Starting at the North Rim, you see the grandeur of the canyon and drink in its vastness. It’s hard to imagine hiking it when you’re standing at the top. The North Rim is heavily forested and sits at 8200 feet above sea level. The air is cool in the early mornings, and the surrounding vegetation provides a hospitable home to turkeys, deer, elk and other abundant wildlife.

As you hike down the canyon, the cliff walls are arranged before you in spectacular layers of white, red and browns that contrast with the green forest. Depending on the time of year and rainfall, there are many spots where you can see water running down the face of the cliffs.

When you leave the towering cliffs behind, the desert begins to insert itself. One world replaces another; the trees become more stunted and yucca, century plants and other cacti can easily be spotted, especially if blooming. This first five miles is steep and filled with downhill switchbacks.

At approximately 4800 feet above sea level, things level off a tad, and you’ve arrived at Roaring Springs. You’ll see a waterfall thundering into the creek, and moments later you arrive at the caretaker’s dwelling and pump station. This is a private residence, but there is a water pump and a rough picnic table. This makes for a good spot to rest, eat lunch and check for blisters! You’re not quite halfway, but the most brutal downhill stretches are behind you.

The North Kaibab trail begins by following Bright Angel Creek, and you’re now in a riparian environment, with mountains of rocky terrain visible in every direction and the towering cliffs seen off in the distance. The swallows in May dashed along Bright Angel, swooping and showing off their green-colored backs. Cottonwood Camp is about two miles from the private residence and is at about 4000 feet above sea level. The good news for your legs is that the remaining seven miles is a gradual decline to 2400 feet where the Colorado River carves out the bottom of the canyon.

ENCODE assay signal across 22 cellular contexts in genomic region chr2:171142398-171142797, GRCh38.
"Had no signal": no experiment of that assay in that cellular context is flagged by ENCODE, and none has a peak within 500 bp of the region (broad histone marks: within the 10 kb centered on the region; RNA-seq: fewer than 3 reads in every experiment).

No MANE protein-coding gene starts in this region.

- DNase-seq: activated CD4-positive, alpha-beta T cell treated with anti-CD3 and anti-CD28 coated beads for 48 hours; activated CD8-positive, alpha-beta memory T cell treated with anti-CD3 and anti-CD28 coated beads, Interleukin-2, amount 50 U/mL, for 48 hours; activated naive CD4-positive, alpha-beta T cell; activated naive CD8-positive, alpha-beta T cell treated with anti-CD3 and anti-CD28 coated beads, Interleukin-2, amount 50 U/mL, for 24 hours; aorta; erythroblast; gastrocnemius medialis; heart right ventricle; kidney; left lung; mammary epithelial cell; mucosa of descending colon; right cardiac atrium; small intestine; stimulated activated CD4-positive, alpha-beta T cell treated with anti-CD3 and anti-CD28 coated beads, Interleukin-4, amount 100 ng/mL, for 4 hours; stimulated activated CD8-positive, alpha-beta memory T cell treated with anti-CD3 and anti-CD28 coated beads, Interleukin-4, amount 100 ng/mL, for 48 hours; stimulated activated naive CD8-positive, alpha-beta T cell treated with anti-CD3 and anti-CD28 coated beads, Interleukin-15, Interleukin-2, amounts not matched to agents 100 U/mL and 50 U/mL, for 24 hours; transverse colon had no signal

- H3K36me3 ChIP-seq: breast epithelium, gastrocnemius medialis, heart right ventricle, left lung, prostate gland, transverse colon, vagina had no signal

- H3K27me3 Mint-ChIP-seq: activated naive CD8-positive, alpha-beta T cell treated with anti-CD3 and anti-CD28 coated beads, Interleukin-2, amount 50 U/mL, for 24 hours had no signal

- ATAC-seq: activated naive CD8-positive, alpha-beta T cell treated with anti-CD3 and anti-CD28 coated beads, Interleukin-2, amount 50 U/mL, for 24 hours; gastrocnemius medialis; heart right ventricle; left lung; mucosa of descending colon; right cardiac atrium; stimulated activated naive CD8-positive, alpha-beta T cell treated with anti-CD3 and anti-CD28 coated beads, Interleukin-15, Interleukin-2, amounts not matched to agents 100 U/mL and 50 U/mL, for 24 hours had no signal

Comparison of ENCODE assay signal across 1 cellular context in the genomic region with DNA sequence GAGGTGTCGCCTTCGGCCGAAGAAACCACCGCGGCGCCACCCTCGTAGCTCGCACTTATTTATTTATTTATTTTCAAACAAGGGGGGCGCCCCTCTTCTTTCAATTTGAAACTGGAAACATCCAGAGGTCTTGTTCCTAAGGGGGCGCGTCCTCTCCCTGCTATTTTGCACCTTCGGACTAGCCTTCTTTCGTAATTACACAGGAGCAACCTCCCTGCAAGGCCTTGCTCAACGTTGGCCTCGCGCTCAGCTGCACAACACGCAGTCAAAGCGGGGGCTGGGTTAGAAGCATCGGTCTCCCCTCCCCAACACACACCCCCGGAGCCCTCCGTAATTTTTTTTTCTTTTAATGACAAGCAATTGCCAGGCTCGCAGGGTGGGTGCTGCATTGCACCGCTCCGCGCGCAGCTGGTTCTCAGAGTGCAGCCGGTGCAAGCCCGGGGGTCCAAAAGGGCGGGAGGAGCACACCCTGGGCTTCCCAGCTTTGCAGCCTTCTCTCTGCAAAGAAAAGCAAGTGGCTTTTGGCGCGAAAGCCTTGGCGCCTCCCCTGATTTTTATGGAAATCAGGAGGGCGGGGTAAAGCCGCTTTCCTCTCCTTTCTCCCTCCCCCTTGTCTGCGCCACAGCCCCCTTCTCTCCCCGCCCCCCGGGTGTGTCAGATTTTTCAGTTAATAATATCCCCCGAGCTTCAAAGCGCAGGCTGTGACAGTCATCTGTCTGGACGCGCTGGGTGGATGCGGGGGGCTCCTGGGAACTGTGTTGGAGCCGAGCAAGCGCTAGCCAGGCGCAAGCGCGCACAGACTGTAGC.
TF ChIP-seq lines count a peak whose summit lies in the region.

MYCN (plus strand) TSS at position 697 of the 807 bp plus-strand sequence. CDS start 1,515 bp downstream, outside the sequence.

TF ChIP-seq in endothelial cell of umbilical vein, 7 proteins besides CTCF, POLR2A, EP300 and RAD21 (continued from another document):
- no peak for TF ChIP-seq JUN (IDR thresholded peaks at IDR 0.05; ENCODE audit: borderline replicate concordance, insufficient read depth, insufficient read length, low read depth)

Cottonwood Camp is another good spot for lunch if you didn’t stop earlier. There are tables, trees and drinkable water if the pumps are working. The rest of the hike to the Colorado is not difficult, but it is long.

Once past the campground, about a mile south, is a trail leading to Ribbon Falls. Ribbon Falls is well worth a side trip, but if you take this diversion, you are adding about a mile round trip to your fourteen-mile hike. It is a delightful resting place though, and the moss-covered cliffs that house the falls are magical and cooling. Soak your feet and climb behind the falls before heading back out to the main trail.

The trail soon leads to Box Canyon, and while Bright Angel Creek still winds at your feet, the canyon walls are now narrow and dark. Picturesque footbridges span the creek when crossing is required; sometimes the wall of the canyon comes right to the river and there is no way to continue except to cross to the other side. In the summer, Box Canyon can get extremely hot. When we hiked in May it was easily upwards of 100 degrees. Make sure you have plenty of water for this stretch and if you get overheated, douse yourself with water if necessary. This part of the canyon is like a fantasy trip to another planet. There is but one way to walk and the walls are watching you.